Answers change during exams. Always rely on your first impression?

You know the next situation? With a multiple-choice exam, you change the answer to a question at the last minute. Afterwards, it turns out that you had the question right at first, which means that you are now missing out on points. You are left with a terrible feeling, cause you changed an answer you actually knew was right in the first place anyway. What is the deal with that anyway? Do you have to follow your ‘gut feeling’ or does it work differently?

Recent U.S. research addressed the question of the situations when it is wise to adjust your answers to a multiple-choice test. It was striking that when students were sure of their answer and did not change it in a second round, they actually chose the right answer more often. For students who were not sure about the answer in the first round and who were just guessing, the chance of a wrong result was greater if they decided not to adjust their answer in the second round.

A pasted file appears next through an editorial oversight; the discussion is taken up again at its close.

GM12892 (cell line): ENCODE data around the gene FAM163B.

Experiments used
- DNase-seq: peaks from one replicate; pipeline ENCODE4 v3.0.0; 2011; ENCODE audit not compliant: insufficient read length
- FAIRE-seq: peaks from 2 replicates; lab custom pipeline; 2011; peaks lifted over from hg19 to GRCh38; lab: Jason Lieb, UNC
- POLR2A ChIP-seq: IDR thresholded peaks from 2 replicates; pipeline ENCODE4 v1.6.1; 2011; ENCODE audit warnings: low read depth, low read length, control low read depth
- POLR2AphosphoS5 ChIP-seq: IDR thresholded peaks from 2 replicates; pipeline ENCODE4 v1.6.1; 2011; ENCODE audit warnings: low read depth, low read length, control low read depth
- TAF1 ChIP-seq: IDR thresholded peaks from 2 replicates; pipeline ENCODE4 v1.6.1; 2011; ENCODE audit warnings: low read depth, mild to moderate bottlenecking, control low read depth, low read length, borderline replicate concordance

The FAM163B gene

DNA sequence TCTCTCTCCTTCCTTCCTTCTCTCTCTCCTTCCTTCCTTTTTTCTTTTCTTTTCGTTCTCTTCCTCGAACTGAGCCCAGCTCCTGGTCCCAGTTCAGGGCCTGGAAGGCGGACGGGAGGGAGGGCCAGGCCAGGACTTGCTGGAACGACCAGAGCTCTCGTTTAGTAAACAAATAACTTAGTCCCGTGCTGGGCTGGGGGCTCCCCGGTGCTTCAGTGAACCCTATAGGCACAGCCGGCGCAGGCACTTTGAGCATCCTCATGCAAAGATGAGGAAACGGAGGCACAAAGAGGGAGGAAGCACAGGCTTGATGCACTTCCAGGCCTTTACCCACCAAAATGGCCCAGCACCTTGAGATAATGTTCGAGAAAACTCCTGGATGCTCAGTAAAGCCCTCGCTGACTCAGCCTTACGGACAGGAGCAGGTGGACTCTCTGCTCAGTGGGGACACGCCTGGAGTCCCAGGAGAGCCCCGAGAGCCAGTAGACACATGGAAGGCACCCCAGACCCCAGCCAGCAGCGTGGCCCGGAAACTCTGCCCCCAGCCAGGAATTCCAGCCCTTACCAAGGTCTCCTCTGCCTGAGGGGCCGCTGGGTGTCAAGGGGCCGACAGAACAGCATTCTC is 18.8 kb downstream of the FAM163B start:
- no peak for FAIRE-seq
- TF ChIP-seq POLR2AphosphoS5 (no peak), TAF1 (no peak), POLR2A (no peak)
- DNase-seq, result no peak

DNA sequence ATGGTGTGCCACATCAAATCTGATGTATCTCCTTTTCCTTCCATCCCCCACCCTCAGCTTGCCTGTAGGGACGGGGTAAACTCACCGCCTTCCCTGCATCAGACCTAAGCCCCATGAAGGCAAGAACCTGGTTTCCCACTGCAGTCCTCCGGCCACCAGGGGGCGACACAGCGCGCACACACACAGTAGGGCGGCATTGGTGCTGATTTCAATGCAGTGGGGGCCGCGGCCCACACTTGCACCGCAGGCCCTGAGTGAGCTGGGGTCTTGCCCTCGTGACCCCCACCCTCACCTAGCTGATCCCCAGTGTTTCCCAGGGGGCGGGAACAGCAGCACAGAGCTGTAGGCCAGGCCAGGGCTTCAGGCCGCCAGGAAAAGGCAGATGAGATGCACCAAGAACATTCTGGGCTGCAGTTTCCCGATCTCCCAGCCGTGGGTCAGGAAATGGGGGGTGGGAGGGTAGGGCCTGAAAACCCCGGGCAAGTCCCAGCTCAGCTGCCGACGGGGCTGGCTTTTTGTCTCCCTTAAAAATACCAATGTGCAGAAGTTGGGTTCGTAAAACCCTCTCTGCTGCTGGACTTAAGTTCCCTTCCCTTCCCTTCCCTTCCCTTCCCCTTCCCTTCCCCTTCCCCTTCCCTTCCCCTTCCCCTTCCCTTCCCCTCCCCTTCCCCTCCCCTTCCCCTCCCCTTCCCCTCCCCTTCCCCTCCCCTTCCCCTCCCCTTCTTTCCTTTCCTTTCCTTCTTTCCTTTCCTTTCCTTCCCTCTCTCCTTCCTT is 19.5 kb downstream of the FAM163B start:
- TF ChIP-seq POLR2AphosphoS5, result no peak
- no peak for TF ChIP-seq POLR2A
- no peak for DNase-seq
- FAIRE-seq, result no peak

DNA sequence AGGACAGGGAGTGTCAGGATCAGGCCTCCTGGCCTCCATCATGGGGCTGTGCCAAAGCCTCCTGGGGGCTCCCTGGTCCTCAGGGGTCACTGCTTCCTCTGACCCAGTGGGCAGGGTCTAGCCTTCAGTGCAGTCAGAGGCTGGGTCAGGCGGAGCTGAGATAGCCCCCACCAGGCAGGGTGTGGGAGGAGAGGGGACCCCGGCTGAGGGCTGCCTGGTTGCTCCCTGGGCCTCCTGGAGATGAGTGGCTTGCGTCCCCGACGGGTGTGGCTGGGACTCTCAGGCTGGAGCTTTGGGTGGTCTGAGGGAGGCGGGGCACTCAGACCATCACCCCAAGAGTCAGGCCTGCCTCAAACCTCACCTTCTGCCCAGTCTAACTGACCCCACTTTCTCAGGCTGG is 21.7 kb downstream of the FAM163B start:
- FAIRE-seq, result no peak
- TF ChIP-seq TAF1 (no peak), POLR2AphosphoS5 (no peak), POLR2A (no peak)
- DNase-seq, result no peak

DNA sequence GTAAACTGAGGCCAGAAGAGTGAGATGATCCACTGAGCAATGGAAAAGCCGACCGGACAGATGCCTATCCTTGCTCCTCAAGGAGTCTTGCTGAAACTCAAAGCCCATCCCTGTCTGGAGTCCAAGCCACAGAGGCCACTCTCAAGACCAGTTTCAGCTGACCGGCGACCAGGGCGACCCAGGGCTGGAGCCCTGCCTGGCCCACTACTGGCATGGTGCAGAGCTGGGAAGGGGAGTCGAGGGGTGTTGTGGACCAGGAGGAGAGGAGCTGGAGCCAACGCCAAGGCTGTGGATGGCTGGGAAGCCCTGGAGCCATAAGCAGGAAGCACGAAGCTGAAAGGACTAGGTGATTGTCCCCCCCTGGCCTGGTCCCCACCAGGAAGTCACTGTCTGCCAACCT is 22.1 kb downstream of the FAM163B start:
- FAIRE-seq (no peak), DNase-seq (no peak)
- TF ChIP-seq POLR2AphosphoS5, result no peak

If you have a good command of the examination material and you are pretty sure of your answer, your first impression is usually correct.
Mark the questions/answers you are not sure about. Take the marked questions to a second round and see if you can come up with new insights that will lead to a better answer.

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